The Italian restaurant has always, to me, had an air of the old-fashioned. A world cuisine that in the UK at least was heavy on the checked tablecloths, carbs, candlelit eating rooms and breadsticks as standard. You went because you needed a feed, you bought into the romance of carbonara and liked to be treated a bit poorly by the waiter.
Not anymore! As someone who didn’t really bother with Italian food as “well, I can do that home” I have been shown that is no longer the case. Already a huge fan of the neighbourhood restaurant Bomboloni, who serve nonna portions with a modern flair, I was interested to see what ice-cream parlour cum restaurant The Parlour would be offering. On the corner of Cheltenham Road and Zetland Road, owner Nicolo has been smashing ice-cream (their apple pie ice-cream is fantastic) but wanted something more from the space. With his family connections to the C & T Licata and Son deli, an Italian delicatessen on Picton Street, he and head chef Jack (with previous at Poco and the Cherry Duck) have created an Italian menu that screams authenticity without a breadstick in sight.
Pasta is made fresh upstairs and sauces are made with ingredients that are sourced as close to the restaurant as possible. They also make beautiful focaccia, brushed with the most flavoursome olive oil and heady with rosemary, delivered to your table fresh from the oven
The Parlour has, at this time retained the very stark look of the original parlour with white walls and wooden seating, but have tried to warm the atmosphere up a bit with art on the walls, wooden panelling and an extension of the bar. You can watch the bread being made from scratch and the staff are incredibly keen to talk about the menu and the ingredients.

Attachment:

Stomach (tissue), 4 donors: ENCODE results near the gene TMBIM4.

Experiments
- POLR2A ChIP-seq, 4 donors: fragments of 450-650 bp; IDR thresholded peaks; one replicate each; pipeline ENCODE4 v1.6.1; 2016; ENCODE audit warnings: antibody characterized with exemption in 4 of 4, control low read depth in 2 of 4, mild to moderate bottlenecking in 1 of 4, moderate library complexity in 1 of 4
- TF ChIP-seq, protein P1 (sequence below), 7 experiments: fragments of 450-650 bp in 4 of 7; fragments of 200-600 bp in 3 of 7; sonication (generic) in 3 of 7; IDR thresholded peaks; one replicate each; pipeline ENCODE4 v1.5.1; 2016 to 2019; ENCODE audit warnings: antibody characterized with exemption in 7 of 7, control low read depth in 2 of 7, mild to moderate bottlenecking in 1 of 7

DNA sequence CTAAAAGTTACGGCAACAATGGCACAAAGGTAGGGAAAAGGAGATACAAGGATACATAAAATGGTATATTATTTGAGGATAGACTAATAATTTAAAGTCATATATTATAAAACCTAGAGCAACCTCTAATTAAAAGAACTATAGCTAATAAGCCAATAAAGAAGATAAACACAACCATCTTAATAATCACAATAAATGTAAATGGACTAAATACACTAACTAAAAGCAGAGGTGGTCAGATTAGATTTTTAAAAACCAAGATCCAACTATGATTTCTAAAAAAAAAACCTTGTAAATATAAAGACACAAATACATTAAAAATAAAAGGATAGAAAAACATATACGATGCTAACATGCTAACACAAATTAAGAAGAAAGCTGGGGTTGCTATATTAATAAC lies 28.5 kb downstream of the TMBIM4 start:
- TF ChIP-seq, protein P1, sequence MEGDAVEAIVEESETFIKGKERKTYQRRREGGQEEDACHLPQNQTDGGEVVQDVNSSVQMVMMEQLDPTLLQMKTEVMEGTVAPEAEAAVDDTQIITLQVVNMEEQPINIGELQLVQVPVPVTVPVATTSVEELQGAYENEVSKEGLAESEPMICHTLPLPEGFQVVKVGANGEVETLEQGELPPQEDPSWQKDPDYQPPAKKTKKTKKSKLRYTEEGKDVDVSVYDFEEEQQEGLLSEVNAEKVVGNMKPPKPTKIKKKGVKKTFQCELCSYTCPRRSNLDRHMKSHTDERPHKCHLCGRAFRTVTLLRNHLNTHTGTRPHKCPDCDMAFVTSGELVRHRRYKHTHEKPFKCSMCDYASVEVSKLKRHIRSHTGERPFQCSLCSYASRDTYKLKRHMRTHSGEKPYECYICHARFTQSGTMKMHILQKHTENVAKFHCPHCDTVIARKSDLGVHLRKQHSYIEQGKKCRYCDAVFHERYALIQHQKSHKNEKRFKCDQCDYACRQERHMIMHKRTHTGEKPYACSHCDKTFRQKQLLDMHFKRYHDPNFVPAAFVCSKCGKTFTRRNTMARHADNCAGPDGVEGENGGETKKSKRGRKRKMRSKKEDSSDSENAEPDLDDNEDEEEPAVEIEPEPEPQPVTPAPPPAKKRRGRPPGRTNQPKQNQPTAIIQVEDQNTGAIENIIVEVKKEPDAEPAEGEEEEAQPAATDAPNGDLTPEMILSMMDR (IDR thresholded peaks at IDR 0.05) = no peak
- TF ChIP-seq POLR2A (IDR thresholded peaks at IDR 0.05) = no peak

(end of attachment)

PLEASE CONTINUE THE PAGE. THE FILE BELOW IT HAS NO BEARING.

We enjoyed plenty of fresh bread, a Caprese salad and a game terrine to start. Both were excellent and generous with their portions, the salad especially was absolutely beautiful with creamy mozzarella, juicy, well seasoned and flavoursome tomatoes and lashings of that fruity, nutty olive oil. The terrine was packed with sherry-soaked raisins and was served with a fruity chutney that complimented the slight irony flavours.
For main we, of course, had pasta. My colleague had the wild boar ragu on pappardelle, a thick, unctuous meaty ragu on freshly made pasta, it was absolutely divine. The El Comado is a ragu made with chorizo, roast pepper, aubergine and a good kick of spice. Served over a bowl of thin spaghetti and plenty of parmesan cheese this was a lighter option than the boar and just as tasty. With the sauce mopped up with the last of the bread, we didn’t think we could manage a pudding.
Though of course, we had pudding because I am a complete glutton.
We shared a dark chocolate and salted caramel fondant and were very impressed. It was light, it was full of glistening chocolate sauce and it was polished off far too quickly for two people that had eaten as much as they had.
The Parlour might not be the cosiest place to reenact your Lady and the Tramp fantasies but hit all the right spots when it came to service and food. Quite frankly that’s the important bit.
*Please note I received this meal free of charge through my job but loved it so much I wanted to showcase it here. The Parlour didn’t see the review before I released it.*